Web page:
Melbourne: As the search for the wreckage of missing Malaysia Airlines flight MH370 nears its end, officials have admitted they might have to confront the idea the plane's disappearance was deliberately planned.
The 12-month search for the plane off the coast of Western Australia, in the southern Indian Ocean, is expected to end in 10 weeks, Xinhua reported.
The search area, measuring roughly 120,000 sq km, was calculated on the assumption that the pilots of the plane were incapacitated at the time it crashed. About 85,000 sq km of the seafloor has been searched in that area.
This premise, which formed the basis of the entire investigation, suggests that the aircraft flew on autopilot until it ran out of fuel somewhere over the Indian Ocean.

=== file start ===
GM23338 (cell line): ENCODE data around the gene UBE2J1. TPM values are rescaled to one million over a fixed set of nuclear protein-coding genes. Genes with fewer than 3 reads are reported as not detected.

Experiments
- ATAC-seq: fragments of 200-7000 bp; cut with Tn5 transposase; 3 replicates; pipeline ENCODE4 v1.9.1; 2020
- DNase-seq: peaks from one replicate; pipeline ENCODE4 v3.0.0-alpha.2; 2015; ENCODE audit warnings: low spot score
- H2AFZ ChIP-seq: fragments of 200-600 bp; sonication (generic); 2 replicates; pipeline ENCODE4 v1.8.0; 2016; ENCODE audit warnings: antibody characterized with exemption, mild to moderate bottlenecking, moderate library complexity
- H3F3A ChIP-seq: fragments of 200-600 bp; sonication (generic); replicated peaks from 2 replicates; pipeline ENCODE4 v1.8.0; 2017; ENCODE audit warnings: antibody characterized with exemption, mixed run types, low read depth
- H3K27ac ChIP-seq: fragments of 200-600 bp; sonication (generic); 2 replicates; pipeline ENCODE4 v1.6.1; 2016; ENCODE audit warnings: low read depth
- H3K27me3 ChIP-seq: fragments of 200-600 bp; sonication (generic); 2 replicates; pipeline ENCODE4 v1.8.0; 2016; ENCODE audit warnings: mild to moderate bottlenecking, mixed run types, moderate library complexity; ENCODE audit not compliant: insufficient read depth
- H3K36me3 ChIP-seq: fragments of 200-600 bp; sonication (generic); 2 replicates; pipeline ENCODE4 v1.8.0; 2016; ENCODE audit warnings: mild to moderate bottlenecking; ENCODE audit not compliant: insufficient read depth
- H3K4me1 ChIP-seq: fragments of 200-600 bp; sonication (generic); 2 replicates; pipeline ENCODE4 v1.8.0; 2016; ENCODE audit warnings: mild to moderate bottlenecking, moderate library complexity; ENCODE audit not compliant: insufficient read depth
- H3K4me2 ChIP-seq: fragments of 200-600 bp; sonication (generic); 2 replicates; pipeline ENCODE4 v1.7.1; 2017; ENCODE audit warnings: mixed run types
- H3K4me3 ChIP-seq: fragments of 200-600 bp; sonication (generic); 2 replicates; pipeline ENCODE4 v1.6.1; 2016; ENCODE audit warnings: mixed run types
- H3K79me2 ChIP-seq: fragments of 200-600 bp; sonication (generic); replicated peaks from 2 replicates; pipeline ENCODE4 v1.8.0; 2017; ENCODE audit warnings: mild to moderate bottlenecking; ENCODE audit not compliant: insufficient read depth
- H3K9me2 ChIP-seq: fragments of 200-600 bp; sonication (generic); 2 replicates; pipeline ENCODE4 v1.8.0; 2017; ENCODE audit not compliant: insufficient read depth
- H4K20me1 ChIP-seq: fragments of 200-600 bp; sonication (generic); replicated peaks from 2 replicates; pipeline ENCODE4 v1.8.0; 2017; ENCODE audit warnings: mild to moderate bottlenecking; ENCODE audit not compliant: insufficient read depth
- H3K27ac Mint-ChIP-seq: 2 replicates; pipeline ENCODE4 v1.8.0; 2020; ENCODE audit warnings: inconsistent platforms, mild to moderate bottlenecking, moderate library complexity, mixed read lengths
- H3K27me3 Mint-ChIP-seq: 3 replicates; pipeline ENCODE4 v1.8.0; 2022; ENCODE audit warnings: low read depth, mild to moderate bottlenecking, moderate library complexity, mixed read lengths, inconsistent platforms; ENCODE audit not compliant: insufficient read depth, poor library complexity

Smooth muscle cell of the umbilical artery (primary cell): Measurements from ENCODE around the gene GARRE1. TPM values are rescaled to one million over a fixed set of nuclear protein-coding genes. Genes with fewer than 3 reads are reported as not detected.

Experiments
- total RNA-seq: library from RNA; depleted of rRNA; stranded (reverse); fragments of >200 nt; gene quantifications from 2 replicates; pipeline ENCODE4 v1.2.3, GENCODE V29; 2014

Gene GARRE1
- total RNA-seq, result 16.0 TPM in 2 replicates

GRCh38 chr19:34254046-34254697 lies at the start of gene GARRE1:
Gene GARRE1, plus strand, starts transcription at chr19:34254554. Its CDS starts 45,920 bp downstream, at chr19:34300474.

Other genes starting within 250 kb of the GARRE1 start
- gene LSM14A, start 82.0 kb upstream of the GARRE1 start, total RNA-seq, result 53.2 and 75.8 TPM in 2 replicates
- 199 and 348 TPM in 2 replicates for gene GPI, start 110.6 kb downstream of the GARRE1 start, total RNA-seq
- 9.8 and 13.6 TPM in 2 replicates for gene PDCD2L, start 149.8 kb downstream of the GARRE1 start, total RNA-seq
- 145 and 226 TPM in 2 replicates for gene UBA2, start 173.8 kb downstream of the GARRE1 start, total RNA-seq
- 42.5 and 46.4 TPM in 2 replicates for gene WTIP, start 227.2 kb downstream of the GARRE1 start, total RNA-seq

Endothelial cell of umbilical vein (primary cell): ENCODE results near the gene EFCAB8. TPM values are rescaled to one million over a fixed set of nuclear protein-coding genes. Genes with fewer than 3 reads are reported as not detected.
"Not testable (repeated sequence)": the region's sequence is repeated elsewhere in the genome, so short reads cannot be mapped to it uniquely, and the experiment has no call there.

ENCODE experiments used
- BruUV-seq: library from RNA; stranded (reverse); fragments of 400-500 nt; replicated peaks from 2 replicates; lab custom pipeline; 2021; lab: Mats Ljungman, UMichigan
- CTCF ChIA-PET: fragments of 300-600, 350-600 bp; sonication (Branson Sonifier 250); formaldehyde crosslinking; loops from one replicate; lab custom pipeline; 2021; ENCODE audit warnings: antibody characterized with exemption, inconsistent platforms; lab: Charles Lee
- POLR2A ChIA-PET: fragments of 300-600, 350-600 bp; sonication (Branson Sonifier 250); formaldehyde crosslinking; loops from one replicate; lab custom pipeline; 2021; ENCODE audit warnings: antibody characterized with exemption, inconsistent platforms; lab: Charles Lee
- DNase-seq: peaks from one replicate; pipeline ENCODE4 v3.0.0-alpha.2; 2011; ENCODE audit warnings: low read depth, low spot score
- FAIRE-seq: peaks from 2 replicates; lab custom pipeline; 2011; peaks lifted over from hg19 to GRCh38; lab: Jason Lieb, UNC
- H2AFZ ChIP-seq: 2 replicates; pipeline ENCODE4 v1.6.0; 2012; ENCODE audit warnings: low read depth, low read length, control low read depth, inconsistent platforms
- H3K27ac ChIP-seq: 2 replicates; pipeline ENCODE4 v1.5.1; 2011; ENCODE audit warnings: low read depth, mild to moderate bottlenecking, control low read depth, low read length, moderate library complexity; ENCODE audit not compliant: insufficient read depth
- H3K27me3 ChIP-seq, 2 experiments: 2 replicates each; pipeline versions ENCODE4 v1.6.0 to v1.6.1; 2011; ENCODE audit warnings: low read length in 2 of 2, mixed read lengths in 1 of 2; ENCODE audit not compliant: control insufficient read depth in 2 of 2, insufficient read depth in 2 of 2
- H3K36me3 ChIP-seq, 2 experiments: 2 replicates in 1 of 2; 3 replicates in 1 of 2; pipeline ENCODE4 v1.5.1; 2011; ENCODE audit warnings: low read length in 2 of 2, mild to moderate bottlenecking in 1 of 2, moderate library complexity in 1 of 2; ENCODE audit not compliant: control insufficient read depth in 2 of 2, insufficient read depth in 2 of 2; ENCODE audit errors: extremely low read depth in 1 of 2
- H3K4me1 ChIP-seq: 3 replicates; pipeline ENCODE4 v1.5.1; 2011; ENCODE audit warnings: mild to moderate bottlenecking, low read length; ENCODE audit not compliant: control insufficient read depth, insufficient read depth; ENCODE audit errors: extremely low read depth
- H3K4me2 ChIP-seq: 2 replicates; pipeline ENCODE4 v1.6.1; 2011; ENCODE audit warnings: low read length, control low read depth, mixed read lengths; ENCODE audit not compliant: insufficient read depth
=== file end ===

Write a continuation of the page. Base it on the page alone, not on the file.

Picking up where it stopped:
However if the plane is not found in the search zone, it opens the door to the possibility that the plane was being controlled by a "rogue pilot" who crashed it deliberately, killing all 239 people on board.
"We're not at the point yet but sooner or later we will be -- and we will have to explain to governments what the alternative is," Martin Dolan, chief commissioner of the Australian Transport Safety Bureau, told the Times of London.
"In a few months' time, if we haven't found it (the plane) then we'll have to be contemplating that one of the much less-likely scenarios ends up being more prominent which is that there were control inputs into that aircraft at the end of its flight."
A part of a plane's wing that washed up on Reunion Island, a French territory in the Indian Ocean, in July confirmed to be from MH370 raised hopes that authorities were close to finding the plane but no further parts have been found since.
Australian, Malaysian and Chinese governments have been engaged in a massive multinational search for the ill-fated plane.